While Dean, a retired Pennsylvania police detective, was reluctant to return to law enforcement, Sheriff Jake Weller's retirement offered an opportunity not easily dismissed.
Dean followed his wife but she dismissed his concern.
Dean was replenishing the coffee and setting plates for late breakfast arrivals when Maria, their newly hired helper, arrived.
When Dean first introduced himself, the young lady continued with her engaging smile until it became obvious she had no idea what he was saying—even after he sputtered the half-dozen words of Spanish he knew.
"Guess I'd better brush up on my Spanish," Dean said, but Fred shook his head.
It was a beautiful smile that caused Dean to wonder what life the young girl had left behind.
He said nothing of his visit to Martha's room and busied himself on the stoop taping a "Dean for Sheriff" poster to a wooden stake before adding it to a growing pile.
As Dean entered the room, Pumpkin was filling his plate with baked goods.
Dean wondered if Bird Song could afford the food bill as he sat down and joined Pumpkin for a cup of coffee.
Dean continued to stare at her, waiting for further explanation.
"This," said Princess Ozma, "is my friend Mr. H. M. Woggle-Bug, T. E., who assisted me one time when I was in great distress, and is now the Dean of the Royal College of Athletic Science."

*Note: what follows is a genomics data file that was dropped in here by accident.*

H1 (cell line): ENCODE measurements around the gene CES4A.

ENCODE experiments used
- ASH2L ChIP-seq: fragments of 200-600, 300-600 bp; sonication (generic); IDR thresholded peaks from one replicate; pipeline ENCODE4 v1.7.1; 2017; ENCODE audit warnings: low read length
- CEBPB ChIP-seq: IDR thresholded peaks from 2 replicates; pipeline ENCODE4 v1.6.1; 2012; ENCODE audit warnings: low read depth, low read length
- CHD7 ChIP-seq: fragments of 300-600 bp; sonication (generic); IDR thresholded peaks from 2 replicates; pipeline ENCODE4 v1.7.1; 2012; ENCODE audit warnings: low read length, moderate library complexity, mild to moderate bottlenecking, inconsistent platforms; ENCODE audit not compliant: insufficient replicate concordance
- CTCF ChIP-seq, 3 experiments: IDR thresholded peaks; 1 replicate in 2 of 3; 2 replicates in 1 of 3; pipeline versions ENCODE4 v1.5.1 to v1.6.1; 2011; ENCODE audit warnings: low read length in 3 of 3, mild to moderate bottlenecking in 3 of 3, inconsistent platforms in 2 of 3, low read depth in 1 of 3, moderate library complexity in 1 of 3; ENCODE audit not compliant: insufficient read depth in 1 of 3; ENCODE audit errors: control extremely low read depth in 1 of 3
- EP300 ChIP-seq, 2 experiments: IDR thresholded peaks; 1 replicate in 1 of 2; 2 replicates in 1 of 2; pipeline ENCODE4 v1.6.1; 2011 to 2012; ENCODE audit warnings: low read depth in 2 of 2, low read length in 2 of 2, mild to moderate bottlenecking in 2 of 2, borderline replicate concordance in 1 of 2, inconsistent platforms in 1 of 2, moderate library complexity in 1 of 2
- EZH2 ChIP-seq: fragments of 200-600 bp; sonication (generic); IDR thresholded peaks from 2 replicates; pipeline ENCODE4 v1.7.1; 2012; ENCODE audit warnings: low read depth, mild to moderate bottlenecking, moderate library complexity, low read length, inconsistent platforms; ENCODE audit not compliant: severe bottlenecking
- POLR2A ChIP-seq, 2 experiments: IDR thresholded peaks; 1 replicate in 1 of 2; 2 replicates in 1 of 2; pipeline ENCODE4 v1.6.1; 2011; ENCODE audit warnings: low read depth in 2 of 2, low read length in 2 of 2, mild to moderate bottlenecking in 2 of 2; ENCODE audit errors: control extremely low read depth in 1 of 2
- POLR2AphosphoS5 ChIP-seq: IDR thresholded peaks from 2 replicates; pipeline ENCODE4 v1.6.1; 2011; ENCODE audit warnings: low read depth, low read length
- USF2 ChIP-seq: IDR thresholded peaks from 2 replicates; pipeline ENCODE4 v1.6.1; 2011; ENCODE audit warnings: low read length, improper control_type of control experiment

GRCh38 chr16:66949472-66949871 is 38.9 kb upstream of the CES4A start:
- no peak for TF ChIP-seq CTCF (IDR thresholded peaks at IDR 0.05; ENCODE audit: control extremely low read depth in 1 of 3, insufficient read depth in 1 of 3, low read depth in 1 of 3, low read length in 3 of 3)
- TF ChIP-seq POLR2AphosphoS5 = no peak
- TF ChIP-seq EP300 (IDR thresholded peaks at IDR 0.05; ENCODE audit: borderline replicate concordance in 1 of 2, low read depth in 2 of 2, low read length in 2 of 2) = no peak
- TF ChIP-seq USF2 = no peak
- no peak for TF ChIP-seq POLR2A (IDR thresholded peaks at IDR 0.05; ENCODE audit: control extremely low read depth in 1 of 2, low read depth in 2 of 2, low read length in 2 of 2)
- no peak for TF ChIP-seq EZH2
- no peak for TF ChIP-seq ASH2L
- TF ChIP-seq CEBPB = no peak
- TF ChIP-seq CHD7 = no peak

One morning there was a loud knock at Dean Swift's door.
He was a great admirer of Dean Swift, and took pleasure in sending him presents of game.
"Here's something else for the Dean," he said roughly, and tossed it into the servant's arms.
"The next time he comes," said the Dean, "let me know, and I will go to the door."
The Dean went to the door.
"See here," said the Dean in a stern voice, "that is not the way to deliver a message here.
Just step inside and make believe that you are Dean Swift.
Then, taking out his purse, he offered the Dean a shilling.
And the Dean also took the hint; for he always remembered to give the man a "tip" for his trouble.
Jonathan Swift, often called Dean Swift, was famous as a writer on many subjects.
And it seems to work pretty well, as author Dean Koontz noted when he observed, "Civilization rests on the fact that most people do the right thing most of the time." 3.
James Dean is locked in our minds with a cigarette.
Mr. Hutton introduced me to many of his literary friends, greatest of whom are Mr. William Dean Howells and Mark Twain.
You know it has long been my ambition to go to Radcliffe, and receive a degree, as many other girls have done; but Dean Irwin of Radcliffe, has persuaded me to take a special course for the present.